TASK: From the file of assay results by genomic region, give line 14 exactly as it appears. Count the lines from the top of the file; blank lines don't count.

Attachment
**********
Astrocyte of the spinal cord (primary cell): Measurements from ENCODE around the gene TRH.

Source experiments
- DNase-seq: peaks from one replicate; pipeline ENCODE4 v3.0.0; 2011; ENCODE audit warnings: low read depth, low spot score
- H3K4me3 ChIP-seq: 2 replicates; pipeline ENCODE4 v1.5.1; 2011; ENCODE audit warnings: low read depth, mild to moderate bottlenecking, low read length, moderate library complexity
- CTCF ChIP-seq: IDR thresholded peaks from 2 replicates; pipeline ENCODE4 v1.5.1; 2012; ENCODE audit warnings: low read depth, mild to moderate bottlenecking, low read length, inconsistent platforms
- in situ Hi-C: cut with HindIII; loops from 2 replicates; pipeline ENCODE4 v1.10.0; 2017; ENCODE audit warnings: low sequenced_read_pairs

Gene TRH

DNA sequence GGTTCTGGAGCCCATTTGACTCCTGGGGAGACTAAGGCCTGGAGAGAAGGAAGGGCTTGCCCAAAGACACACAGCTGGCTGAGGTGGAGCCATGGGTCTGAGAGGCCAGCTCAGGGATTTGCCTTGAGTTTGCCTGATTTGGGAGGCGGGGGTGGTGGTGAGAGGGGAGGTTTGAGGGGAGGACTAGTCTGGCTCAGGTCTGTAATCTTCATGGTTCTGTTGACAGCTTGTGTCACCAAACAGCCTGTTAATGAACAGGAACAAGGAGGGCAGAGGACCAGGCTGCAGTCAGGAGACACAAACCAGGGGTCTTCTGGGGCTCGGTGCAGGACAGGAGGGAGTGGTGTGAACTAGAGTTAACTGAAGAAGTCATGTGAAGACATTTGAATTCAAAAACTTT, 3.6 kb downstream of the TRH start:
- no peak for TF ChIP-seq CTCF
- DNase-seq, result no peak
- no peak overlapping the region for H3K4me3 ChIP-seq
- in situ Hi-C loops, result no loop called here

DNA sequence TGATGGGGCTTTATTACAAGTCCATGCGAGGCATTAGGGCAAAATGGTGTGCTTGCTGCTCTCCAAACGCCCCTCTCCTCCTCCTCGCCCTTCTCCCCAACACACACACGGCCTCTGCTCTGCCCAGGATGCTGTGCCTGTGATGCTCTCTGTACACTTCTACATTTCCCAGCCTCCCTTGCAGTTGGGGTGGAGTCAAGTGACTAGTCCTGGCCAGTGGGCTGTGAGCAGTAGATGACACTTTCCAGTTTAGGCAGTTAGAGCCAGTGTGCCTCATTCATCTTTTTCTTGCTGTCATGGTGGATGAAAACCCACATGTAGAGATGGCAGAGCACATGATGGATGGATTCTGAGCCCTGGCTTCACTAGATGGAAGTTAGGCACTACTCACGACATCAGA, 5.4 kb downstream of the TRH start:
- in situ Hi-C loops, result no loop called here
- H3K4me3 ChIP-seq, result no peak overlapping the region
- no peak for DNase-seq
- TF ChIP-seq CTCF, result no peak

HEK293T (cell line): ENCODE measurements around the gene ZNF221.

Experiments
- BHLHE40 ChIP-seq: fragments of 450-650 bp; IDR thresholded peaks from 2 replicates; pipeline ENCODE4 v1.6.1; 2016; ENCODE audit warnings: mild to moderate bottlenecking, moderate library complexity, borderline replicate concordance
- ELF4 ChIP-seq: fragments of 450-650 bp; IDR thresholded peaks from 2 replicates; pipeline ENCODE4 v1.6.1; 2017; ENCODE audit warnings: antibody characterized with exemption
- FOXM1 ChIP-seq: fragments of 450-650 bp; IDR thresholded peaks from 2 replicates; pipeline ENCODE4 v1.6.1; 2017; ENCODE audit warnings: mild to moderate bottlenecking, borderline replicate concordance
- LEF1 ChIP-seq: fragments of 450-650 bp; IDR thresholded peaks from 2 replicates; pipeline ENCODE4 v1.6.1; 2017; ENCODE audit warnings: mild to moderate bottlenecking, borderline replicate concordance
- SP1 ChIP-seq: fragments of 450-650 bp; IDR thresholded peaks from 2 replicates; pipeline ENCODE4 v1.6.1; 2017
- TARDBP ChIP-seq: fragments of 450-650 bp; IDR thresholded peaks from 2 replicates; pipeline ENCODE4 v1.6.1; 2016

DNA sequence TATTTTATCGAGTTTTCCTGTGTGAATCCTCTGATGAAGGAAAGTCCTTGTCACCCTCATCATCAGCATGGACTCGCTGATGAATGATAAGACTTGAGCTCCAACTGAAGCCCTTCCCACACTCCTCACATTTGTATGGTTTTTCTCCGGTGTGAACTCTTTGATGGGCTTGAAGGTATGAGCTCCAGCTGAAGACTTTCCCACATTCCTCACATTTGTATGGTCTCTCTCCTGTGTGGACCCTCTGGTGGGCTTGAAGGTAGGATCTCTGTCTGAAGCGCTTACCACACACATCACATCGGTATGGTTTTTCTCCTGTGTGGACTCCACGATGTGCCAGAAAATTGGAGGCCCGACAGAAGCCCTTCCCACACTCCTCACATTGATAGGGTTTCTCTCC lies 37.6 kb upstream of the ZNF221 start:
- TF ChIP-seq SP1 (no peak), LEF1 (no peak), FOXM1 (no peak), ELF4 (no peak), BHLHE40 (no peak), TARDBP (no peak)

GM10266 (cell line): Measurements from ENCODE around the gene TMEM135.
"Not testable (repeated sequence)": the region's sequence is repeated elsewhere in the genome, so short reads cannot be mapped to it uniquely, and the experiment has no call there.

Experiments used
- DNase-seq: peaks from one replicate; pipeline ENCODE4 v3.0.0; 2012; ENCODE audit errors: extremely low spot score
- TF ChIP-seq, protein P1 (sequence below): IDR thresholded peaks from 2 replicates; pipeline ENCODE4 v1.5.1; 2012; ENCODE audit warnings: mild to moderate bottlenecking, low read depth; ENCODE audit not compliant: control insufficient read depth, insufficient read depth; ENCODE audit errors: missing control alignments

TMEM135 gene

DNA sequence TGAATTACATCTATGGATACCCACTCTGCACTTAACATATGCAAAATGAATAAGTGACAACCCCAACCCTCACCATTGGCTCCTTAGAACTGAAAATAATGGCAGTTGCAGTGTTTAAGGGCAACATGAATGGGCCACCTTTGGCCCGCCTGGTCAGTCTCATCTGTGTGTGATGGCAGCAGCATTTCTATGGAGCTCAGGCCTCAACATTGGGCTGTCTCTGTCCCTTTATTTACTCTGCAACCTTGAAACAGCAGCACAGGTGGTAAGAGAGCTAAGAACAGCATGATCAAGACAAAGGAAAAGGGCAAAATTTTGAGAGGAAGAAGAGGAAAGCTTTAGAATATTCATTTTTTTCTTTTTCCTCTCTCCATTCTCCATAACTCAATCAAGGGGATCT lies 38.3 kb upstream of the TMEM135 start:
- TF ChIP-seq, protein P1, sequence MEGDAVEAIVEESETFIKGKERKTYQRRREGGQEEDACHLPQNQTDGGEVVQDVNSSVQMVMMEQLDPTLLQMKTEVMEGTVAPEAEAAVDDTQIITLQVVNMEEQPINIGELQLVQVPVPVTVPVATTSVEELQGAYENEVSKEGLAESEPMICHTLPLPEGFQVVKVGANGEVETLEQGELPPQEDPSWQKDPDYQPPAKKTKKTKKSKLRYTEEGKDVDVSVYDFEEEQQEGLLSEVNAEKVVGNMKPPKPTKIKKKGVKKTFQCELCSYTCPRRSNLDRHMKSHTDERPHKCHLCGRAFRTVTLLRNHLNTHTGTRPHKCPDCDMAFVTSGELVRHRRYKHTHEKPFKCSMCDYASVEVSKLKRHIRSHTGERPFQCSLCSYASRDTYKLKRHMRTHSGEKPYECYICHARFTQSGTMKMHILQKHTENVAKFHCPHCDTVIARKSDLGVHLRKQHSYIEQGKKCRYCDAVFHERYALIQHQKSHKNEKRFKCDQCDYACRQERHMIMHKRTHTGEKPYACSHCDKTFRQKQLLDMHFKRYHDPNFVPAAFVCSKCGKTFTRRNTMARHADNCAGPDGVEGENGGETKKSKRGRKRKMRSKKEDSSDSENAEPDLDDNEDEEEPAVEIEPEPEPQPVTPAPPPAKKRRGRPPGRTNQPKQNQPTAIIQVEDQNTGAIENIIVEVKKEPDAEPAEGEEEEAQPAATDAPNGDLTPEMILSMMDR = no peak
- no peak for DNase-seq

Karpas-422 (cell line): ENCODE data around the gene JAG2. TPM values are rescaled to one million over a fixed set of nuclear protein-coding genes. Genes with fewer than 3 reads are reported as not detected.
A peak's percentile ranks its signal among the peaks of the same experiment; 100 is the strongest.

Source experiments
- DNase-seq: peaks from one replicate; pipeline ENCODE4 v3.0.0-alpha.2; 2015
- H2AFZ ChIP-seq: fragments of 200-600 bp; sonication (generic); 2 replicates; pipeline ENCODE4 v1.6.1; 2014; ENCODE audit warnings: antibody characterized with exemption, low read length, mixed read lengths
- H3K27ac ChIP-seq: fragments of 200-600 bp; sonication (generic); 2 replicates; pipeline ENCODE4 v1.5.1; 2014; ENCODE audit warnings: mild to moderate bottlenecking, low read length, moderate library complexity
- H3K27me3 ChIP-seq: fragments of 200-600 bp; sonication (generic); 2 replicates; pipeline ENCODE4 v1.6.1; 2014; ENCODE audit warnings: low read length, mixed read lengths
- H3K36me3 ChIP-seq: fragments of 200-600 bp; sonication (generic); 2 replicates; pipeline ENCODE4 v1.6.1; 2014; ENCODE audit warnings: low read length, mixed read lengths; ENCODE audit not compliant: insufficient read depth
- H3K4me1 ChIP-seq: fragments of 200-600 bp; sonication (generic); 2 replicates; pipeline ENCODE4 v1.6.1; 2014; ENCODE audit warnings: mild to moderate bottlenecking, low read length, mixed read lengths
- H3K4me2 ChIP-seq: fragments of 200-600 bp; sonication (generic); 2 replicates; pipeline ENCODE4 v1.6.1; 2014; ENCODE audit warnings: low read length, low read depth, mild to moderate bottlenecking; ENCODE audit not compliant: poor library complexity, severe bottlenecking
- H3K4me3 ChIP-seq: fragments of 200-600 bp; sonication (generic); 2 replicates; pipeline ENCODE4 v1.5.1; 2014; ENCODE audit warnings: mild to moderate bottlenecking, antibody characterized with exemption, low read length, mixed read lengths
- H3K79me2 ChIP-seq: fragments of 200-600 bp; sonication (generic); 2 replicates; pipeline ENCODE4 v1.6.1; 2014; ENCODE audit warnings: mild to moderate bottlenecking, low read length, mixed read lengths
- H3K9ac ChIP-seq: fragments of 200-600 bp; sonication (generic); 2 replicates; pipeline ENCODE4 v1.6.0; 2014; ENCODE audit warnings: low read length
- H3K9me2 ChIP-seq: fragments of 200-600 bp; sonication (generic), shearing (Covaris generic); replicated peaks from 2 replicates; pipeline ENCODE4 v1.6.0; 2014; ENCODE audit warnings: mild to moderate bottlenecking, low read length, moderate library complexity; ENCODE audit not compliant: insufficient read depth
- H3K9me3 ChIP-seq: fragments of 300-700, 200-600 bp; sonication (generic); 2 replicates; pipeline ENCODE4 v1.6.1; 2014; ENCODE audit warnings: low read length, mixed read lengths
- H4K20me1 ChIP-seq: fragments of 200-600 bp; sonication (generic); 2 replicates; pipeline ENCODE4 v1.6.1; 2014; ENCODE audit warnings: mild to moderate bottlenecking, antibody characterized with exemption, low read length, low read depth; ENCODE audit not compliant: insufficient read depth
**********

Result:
- in situ Hi-C loops, result no loop called here